Most Americans do not know what it feels like to miss a meal, much less go an entire week without eating. People who do not have food know about the constant agony they feel as their body continues to weaken without any food. They start to imagine delicious meals and suddenly everything else around them pales in comparison. Weather and world events don’t matter to individuals who have not eaten in three days and wonders where their next meal is coming from. Once you’ve hit that point everything revolves around food—with some even being willing to steal food just to quench that never-ending anguish.

About thirty-one years ago a rural middle Tennessee community recognized that many of their own friends and neighbors did not have enough to eat. Over a series of weeks, phone calls and visits were made and a plan came bubbling to the surface—the churches in this small town would band together and create a food pantry. They believed the best way to take care of the hunger problem was for churches to staff a pantry that would constantly keep non-perishable food available for anyone in the community who had fallen on hard times.

Preachers from denominations all across the city came together in the initial planning meetings—every single preacher with the exception of one. The local preacher of the church of Christ refused. When he was called he responded abrasively that he would not join in with denominations. Other preachers visited him, and some even offered to take him to lunch. But the preacher of the church of Christ was adamant. He dug his heels in. And as a result the church of Christ was the only church not represented in the community food bank.

Granted, that local church of Christ could have provided their own food pantry. But they didn’t. Instead, there were sermons and bulletin articles about associations and fellowship practices. The preachers and members felt justified in not joining hands with “those” in their community.

Many reading this true account might celebrate their “stand for the truth” or the fact that they “didn’t fellowship with denominations” or were staying on the old paths and not becoming the sons of Demas. But as the late Paul Harvey liked to say, allow me to give you “the rest of the story.”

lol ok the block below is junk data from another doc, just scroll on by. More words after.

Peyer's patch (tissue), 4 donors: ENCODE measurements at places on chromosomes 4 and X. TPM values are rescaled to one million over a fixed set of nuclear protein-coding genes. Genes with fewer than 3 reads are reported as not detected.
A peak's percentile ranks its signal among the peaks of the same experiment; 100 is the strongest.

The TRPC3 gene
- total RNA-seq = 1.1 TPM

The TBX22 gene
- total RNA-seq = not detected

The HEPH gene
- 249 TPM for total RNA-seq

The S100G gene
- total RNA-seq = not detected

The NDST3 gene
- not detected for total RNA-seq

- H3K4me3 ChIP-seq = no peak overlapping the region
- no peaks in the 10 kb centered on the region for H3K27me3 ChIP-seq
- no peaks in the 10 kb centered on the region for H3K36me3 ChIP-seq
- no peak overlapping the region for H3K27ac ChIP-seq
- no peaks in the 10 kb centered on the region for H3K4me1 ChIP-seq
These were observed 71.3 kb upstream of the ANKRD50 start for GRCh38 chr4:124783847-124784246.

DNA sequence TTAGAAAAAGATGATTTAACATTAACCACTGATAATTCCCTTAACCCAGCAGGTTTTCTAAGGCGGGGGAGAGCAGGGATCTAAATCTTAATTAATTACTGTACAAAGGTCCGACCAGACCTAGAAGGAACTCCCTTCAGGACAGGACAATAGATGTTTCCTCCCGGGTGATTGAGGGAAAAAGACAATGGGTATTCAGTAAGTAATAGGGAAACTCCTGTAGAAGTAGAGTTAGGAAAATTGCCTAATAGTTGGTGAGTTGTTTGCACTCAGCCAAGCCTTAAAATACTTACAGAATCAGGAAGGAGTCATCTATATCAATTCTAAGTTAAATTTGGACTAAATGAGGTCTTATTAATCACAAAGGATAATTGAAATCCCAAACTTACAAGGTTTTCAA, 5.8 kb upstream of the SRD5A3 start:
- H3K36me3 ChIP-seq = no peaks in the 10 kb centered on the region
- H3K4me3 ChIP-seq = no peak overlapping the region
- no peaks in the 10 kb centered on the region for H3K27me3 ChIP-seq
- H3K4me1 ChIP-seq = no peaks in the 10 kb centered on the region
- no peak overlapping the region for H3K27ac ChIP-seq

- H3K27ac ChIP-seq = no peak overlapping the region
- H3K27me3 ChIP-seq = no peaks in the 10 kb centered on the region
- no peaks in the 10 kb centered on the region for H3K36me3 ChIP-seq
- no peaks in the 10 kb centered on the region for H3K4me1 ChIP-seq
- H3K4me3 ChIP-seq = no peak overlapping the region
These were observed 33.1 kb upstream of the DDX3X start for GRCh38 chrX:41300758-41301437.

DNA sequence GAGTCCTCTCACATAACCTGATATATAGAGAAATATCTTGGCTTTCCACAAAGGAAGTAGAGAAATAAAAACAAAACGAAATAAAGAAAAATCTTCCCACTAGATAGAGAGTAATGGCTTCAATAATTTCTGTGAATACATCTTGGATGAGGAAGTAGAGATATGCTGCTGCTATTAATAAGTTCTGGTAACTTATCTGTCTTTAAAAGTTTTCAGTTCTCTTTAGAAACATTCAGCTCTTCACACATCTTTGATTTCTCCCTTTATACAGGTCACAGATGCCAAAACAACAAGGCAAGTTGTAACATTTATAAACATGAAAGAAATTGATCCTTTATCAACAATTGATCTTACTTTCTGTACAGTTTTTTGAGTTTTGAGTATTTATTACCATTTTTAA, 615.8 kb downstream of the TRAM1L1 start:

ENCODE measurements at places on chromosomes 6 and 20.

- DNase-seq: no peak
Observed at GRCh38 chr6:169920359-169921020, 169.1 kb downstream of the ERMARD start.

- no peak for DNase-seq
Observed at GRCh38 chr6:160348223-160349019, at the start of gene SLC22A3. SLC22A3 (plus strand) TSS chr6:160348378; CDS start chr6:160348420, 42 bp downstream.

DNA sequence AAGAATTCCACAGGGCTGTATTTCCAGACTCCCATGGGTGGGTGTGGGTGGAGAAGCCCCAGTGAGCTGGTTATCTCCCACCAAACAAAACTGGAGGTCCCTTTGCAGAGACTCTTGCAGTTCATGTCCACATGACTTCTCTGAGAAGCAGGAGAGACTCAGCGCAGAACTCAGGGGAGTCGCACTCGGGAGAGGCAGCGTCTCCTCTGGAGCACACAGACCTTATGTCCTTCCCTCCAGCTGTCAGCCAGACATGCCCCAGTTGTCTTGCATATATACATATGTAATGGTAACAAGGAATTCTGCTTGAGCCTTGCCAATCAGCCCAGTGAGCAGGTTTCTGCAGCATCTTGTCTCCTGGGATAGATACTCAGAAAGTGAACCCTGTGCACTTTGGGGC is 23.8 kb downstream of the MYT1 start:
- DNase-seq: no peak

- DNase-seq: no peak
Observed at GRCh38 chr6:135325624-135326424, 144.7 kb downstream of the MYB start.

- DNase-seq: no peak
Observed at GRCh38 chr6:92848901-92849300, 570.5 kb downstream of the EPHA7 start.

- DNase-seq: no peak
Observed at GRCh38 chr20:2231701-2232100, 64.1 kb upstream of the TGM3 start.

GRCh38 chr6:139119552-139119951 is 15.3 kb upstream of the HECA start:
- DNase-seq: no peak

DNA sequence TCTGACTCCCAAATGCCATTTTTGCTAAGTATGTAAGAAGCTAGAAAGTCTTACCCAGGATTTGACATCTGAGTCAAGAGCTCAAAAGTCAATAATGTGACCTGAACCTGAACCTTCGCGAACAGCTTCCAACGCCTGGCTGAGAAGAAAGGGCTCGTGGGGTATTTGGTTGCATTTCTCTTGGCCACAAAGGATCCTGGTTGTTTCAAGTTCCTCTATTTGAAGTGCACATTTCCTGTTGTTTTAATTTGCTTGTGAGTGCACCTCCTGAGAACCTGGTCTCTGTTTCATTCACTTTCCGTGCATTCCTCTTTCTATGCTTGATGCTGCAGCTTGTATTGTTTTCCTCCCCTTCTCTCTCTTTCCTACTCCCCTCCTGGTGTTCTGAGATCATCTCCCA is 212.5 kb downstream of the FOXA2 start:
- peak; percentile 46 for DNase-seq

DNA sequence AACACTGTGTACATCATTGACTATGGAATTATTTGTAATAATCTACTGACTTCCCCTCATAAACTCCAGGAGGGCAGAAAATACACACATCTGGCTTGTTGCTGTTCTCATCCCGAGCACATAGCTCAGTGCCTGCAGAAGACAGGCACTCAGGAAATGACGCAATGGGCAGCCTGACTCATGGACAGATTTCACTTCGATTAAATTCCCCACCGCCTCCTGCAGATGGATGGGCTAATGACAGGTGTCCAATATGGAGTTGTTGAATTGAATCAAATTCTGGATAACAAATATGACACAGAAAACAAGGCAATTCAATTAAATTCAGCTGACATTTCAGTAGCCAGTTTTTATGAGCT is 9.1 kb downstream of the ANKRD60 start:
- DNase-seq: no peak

The community food pantry was a huge hit in that small town. It made the local newspaper (on numerous occasions), and resulted in helping literally hundreds of families in that small community. It became a symbol of pride for many years—a symbol of people helping their neighbors. But the story of the one “hold-out” did not remain a secret. Word spread that every church in the community was helping except the church of Christ. Pretty soon it became a black eye to not only the preacher, but also those who attended that church of Christ. Rather than being seen as defenders of the Truth they were viewed as uncompassionate. Rather than being called Bible toting, Scripture quoting people they were referred to as unloving. Rather than being commended for “staying on the Old Paths” they were castigated as repulsive. And not just by one or two people. The entire community quietly grew to view them as uncaring.

This was a sad chapter in the history of the church of Christ in this community. The events I’m sharing with you really did happen approximately 31 years ago. But even more tragic is that some in that area still remember it. One retired preacher from that community remarked recently that this is what he thinks of when someone mentions the church of Christ. The scar still remains for some.

I’ve heard lessons on fellowship and associations. In the church we have even gone to producing Bible class material and DVDs on the topic. Is it possible we use the concept of fellowship and association as a crutch not to do anything? Do members like our “stance” because it removes the burden of us getting our hands dirty while doing benevolent works? Is it possible we are actually ignoring some of God’s commands under the veil that we can’t have anything to do with “them?” What’s the end result? Are we digging our heels in thinking we are making a stand for the Truth, only to be identified identified in our communities as the ones who don’t do anything? (I had a recent conversation with a dear friend about how it seems we are starting to “hire out” all of our good works,… but that’s a topic for another time.)

I think it is time we take a common sense perspective and look at the example Christ gave us. (I think most of us can easily discern the difference between lending a hand and “fellowship.”) Jesus did not dig His heels in when people were hungry or hurting. Instead, He ministered. He showed God’s love. If someone is hungry or hurting—have gone without food for 3-4 days—they will not appreciate the fact that a certain group of people refuses to reach out because they don’t want people to think they are in “fellowship” with denominations. What they are looking for is the love and compassion God showed each one of us.

It is time we get out of our comfort zones and reach out to those who are hurting in our communities. It is time we lend a helping hand to those who are down on their luck. It is time we remember that Africa and India are not the only places where people have serious needs. It is time we remove the scars in our community and become known as the church that really does seek to be servants of Him.

As we turn the page on the calendar I encourage you to open Matthew 5 and read carefully what Jesus preached. In 2015, I pray that you will help me go out and live it!

By Brad Harrub, Ph.D. 

Dr. Brad Harrub is the author of “Convicted” and “Heart of the Matter” and co-author of “Engage: Rethinking How We Walk Down the Aisle

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